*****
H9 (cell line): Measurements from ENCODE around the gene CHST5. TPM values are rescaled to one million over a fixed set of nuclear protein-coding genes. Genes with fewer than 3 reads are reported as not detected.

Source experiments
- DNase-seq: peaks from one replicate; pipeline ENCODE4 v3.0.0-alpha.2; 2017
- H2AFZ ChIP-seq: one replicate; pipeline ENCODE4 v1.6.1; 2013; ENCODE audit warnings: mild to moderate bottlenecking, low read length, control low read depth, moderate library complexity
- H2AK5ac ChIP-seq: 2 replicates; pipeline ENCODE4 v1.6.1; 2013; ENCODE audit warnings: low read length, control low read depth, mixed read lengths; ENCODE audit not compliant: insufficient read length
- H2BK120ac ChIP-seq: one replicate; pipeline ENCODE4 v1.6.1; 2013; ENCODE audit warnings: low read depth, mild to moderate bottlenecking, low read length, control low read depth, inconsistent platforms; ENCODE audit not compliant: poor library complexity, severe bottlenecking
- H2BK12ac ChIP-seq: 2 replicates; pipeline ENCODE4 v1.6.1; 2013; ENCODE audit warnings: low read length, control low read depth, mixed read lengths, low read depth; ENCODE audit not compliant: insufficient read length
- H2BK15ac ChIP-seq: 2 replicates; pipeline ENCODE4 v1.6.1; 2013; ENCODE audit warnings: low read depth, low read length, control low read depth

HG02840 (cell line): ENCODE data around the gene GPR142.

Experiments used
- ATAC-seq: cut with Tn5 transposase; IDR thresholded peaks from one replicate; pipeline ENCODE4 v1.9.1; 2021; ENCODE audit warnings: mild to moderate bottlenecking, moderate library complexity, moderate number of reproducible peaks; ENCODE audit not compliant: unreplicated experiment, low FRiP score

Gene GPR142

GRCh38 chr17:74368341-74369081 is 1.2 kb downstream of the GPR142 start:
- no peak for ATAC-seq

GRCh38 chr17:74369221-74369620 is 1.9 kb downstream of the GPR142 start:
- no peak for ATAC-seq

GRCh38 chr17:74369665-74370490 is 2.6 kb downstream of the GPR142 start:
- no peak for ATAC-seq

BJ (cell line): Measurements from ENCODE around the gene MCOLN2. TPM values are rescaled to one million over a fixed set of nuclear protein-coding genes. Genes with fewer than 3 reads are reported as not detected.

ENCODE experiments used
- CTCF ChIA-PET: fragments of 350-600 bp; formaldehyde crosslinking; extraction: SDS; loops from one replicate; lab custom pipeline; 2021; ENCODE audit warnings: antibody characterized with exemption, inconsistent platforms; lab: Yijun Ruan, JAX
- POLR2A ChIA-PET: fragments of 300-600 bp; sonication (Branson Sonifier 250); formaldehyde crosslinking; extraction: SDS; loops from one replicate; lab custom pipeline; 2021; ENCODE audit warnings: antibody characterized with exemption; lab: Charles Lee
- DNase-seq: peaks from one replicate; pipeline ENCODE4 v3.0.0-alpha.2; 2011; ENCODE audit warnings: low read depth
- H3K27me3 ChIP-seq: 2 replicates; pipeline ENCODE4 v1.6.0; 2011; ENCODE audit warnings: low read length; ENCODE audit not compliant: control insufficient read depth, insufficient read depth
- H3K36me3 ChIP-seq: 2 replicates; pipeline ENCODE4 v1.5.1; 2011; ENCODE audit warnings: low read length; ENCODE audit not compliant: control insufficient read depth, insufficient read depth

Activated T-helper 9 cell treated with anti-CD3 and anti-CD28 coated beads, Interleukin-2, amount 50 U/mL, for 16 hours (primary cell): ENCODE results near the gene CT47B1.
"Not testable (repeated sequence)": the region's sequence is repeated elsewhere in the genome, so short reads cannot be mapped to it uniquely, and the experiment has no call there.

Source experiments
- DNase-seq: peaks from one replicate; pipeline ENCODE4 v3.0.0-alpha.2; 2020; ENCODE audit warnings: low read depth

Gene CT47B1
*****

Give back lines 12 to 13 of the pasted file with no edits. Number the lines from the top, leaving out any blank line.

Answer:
Gene GPR142

GRCh38 chr17:74368341-74369081 is 1.2 kb downstream of the GPR142 start: